the dangers of all gender restrooms?

27 May

It has been a year since the church I serve (First Unitarian Church in Louisville, KY) converted all our first floor restrooms into All Gender restrooms. Since children are more likely to be molested in churches than in bathrooms, I figured what better place to weigh in on the current bathroom controversy than from what must be a hotbed of child abuse and molestation? That was sarcasm, by the way.

The reality is that there have been no reported cases of child abuse in our church bathrooms. And no women have reported seeing peeping-toms over the stall doors. Our experience has been overwhelmingly positive. In fact, the biggest issue has been that many men seem to have been raised in a barn:  there is often tinkle on the seats and on the floor. Come on, guys! Who wants to drop trou when your trou will be mopping up the pee? Ick! But as disgusting as that is, it is pretty minor as far as safety goes. And we are working on retraining everyone to be more considerate of what it means to use an all gender restroom.

So how did we avoid the “inevitable” dangers? Did we put police by the doors? Did we install secret cameras? No. It was quite simple. We had two gender specific restrooms and put on signs to indicate that they are both All Gender restrooms. We took the men’s room and turned it into a handicap-access family restroom by replacing the urinal with a diaper changing table and putting a lock on the outer door. The women’s room was even easier: we took the 3-stall restroom and simply lowered the stall walls to the floor.

In truth, it did take some getting used to. As I dashed in right before the service, sometimes in full liturgical garb, it was a little startling at first to run into a patriarch of the congregation. But these brief moments of weirdness have disappeared as the experience has been normalized. Now, we smile and nod, and usually laugh a bit.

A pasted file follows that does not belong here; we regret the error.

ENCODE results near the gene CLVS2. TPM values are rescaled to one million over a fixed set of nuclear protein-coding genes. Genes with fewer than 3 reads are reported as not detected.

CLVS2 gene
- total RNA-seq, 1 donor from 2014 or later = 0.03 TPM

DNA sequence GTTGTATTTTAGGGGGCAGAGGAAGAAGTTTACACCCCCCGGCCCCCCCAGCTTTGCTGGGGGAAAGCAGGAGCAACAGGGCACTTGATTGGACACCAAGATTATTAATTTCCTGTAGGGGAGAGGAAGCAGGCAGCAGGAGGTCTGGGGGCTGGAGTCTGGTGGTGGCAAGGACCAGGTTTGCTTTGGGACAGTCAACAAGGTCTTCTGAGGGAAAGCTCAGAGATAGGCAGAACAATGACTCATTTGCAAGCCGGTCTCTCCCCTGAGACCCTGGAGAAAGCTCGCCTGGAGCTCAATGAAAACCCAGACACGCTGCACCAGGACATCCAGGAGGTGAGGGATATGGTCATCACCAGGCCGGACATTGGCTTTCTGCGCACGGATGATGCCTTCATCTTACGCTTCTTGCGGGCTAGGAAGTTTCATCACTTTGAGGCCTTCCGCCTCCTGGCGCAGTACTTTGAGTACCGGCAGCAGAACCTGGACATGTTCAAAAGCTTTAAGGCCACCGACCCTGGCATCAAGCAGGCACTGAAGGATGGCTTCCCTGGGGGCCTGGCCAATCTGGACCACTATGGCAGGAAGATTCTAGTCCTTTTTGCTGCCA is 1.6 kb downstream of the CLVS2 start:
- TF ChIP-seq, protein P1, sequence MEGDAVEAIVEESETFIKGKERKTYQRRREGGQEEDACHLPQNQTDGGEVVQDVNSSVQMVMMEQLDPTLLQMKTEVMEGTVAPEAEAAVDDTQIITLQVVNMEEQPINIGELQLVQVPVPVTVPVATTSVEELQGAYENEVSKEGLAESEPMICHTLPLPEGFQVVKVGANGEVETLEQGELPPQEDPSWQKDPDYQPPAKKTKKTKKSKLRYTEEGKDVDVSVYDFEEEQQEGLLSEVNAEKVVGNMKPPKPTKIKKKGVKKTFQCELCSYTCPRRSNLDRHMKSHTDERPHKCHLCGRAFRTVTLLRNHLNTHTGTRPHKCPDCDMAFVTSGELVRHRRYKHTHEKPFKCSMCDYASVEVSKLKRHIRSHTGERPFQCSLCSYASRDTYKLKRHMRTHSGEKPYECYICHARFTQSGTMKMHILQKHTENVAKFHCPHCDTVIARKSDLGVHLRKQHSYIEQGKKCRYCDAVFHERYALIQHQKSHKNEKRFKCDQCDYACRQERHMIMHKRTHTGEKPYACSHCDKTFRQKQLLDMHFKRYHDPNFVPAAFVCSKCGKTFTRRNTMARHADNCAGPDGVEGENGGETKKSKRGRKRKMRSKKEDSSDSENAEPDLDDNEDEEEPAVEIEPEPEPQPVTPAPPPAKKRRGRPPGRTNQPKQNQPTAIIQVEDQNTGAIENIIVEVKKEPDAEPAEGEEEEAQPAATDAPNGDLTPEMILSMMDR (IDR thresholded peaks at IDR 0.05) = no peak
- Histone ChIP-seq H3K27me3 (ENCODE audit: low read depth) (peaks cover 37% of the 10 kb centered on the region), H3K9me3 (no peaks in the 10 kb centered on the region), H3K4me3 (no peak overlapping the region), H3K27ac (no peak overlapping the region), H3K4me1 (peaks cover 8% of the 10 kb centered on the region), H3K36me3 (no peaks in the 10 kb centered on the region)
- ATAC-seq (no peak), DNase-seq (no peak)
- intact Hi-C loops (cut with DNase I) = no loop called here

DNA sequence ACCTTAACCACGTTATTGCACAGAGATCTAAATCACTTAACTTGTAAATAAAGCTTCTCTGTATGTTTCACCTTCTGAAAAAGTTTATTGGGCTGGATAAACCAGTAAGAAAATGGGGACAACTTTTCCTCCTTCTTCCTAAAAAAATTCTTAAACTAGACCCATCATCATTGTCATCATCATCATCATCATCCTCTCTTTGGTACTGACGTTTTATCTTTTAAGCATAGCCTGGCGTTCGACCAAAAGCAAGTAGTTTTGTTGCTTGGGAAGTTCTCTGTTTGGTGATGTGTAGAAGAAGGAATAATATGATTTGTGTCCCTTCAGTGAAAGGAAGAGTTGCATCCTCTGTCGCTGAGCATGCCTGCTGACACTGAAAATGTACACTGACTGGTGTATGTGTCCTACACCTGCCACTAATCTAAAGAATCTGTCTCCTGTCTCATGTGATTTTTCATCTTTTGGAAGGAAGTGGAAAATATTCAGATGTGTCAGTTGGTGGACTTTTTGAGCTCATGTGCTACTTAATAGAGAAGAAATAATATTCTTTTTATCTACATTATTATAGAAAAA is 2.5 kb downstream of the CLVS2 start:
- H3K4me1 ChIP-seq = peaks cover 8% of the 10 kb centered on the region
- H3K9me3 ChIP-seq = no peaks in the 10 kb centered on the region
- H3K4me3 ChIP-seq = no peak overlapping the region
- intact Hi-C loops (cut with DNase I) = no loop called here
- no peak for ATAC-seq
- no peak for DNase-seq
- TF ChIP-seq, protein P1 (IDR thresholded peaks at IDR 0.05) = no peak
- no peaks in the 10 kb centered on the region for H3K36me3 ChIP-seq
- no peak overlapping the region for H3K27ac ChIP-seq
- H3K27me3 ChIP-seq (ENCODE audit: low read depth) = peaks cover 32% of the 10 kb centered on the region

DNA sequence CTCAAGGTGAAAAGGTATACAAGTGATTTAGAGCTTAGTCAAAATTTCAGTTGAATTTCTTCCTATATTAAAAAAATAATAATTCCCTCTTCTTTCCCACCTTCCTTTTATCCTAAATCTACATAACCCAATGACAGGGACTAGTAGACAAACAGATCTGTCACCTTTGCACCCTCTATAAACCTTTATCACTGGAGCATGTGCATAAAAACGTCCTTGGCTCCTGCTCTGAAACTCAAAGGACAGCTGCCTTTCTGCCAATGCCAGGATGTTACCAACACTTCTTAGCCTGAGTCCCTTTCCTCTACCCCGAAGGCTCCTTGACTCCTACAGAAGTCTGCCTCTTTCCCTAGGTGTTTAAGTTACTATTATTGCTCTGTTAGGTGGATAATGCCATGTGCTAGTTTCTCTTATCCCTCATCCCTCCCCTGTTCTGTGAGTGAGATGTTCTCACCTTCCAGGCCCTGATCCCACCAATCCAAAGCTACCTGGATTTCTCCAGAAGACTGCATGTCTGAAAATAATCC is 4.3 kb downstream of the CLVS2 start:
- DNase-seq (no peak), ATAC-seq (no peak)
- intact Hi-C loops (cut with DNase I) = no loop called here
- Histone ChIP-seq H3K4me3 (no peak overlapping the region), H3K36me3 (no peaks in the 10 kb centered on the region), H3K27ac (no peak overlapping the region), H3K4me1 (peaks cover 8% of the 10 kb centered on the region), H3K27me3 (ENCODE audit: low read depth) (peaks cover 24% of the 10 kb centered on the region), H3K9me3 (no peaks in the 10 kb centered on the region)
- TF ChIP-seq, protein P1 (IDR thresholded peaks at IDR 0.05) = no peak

I think most people would be willing to put up with a little (temporary) weirdness when they see the wide array of benefits it has produced at our congregation:

  • The single dad with two daughters under the age of 5 now can take them into either restroom safely and without weird looks (and without exposing his young daughters to men at urinals);
  • The mother with a grade-school aged son (who tends to act out and likes to play with rolls of toilet-paper) can go in together and he can be supervised;
  • The elderly man who is the caregiver for his wife as she descends into dementia can lovingly help her with her toilet needs;
  • And, of course, our trans and gender-nonconforming and gender-queer folks feel welcome and safe, too.

On the whole, this has been an amazingly positive experience for church members and for the hundreds of people our building serves throughout the week. It has been a point of conversation and curiosity, and it has become a way for us to share our values that all are loved and deserving of respect. Would that there were more areas in life where issues of respect and safety were as easy to address.

3 Responses to “the dangers of all gender restrooms?”

  1. Judy Welles May 27, 2016 at 10:47 am #

    Good on you and your peeps, Dawn! This is so… so… so utterly normal. Whoda thunk it?

  2. Lynne Bodle May 27, 2016 at 12:46 pm #

    Would that our legislators here in Kansas would be so sensible.

    • Delvan Ramey May 27, 2016 at 12:57 pm #

      And Gov. Bevin has just added Kentucky to the suit against the federal transgender guidelines.

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